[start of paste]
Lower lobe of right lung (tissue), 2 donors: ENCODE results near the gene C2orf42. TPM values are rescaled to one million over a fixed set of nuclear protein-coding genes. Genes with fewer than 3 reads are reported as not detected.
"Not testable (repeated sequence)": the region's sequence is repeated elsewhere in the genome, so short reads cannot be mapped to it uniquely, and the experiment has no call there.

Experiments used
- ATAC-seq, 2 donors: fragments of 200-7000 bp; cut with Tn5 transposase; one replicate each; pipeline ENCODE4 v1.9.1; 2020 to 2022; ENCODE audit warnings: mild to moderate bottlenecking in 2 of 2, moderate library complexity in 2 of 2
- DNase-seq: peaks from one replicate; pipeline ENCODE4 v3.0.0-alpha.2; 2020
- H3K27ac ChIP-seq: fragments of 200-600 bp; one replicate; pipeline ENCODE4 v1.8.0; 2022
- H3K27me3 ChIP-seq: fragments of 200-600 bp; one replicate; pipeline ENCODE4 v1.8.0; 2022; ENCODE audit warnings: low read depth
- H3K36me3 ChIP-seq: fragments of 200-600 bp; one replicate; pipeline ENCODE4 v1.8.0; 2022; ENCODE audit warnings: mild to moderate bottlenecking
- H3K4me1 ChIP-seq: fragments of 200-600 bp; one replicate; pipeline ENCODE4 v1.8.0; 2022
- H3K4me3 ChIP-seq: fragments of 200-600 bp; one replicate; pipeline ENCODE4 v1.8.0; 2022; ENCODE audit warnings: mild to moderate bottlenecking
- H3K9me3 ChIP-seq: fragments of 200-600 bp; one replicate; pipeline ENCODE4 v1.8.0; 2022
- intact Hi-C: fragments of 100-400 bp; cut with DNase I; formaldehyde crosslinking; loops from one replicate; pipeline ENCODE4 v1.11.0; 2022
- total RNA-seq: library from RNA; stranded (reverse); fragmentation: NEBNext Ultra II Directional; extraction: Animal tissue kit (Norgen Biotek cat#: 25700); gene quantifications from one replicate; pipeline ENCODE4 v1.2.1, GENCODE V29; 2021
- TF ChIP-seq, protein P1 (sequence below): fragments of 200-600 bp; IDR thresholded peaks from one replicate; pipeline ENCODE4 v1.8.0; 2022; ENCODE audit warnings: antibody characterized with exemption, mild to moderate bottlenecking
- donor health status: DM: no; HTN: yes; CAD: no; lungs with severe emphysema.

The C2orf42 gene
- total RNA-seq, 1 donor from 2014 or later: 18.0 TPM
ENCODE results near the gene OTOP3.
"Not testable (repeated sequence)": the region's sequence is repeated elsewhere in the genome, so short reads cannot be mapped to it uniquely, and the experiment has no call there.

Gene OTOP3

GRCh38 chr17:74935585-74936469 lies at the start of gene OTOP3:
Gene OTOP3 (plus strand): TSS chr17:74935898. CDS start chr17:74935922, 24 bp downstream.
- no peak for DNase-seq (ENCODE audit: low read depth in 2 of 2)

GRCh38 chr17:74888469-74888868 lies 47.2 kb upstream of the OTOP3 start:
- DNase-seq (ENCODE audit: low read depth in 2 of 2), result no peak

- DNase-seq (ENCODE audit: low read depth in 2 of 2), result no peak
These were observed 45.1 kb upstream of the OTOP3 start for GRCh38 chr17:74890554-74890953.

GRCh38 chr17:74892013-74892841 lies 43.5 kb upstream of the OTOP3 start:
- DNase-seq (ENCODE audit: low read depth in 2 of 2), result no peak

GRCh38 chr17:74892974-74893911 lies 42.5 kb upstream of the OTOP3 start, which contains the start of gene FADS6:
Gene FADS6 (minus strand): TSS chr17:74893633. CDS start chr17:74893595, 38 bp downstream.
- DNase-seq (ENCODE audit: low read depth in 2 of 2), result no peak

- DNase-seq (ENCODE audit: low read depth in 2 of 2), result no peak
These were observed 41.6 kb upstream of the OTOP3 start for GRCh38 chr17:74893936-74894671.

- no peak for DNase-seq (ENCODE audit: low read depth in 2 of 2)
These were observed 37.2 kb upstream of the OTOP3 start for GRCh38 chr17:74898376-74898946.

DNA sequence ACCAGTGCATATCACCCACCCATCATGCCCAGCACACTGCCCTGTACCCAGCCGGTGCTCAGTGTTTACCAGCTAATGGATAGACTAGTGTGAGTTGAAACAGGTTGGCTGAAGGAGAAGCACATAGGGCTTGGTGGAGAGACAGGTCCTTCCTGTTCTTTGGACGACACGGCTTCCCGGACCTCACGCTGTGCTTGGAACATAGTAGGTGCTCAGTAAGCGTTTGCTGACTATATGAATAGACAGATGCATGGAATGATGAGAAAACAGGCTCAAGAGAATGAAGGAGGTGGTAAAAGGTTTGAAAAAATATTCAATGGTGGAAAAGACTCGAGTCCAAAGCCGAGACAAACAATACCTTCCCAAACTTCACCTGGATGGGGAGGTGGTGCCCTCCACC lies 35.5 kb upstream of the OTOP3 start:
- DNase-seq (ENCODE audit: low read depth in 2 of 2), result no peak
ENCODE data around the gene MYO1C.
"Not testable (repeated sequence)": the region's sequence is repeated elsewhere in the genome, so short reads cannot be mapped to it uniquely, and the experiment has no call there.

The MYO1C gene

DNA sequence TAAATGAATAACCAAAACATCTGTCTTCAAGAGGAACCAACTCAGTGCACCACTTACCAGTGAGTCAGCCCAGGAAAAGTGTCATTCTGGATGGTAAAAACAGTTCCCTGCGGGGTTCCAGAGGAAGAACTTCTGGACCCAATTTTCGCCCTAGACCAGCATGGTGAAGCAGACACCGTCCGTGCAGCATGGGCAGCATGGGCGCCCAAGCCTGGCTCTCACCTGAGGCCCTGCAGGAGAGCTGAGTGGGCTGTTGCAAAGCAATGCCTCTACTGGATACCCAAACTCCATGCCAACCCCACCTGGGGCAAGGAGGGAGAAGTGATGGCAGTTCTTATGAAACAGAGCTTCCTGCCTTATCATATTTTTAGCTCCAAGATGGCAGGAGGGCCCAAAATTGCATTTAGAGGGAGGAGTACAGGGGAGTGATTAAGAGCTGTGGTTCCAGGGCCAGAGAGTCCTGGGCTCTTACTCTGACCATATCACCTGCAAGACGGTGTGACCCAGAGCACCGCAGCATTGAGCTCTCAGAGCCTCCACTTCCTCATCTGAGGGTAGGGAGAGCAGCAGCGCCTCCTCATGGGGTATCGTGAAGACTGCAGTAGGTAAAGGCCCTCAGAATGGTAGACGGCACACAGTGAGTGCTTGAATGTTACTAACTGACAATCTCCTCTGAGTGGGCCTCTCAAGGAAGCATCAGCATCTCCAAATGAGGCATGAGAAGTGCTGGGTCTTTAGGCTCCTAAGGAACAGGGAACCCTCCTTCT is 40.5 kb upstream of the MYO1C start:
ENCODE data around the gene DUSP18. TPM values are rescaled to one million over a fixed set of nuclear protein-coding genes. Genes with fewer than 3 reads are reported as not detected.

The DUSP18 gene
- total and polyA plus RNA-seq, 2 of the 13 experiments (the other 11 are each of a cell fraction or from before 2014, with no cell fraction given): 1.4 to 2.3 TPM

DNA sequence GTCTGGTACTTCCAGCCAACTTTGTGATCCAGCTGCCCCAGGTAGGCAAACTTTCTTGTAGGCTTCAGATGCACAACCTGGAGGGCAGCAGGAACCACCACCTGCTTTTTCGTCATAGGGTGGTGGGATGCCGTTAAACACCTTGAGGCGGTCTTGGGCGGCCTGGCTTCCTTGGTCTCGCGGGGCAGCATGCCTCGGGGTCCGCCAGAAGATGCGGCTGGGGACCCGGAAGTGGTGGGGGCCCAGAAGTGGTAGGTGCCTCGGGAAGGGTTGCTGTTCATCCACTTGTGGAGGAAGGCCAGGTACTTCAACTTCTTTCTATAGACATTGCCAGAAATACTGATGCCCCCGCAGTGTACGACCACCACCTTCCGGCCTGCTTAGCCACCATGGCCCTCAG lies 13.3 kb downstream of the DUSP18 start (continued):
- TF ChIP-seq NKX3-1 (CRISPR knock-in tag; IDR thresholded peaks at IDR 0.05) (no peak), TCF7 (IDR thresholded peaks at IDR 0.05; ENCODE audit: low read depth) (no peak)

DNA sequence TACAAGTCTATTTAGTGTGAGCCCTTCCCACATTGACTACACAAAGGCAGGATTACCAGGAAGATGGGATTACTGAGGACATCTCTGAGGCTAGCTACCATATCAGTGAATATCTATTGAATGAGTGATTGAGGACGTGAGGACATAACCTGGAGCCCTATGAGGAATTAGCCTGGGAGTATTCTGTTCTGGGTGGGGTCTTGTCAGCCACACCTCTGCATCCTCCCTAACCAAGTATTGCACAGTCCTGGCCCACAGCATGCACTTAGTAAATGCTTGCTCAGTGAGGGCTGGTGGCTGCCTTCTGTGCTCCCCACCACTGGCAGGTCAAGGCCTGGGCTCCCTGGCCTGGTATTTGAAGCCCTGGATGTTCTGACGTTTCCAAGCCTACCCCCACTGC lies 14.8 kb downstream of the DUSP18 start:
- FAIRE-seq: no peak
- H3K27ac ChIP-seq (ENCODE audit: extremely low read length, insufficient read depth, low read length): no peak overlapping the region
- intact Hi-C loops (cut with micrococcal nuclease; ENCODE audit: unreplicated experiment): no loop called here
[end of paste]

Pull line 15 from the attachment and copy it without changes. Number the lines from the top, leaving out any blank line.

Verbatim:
- donor health status: DM: no; HTN: yes; CAD: no; lungs with severe emphysema.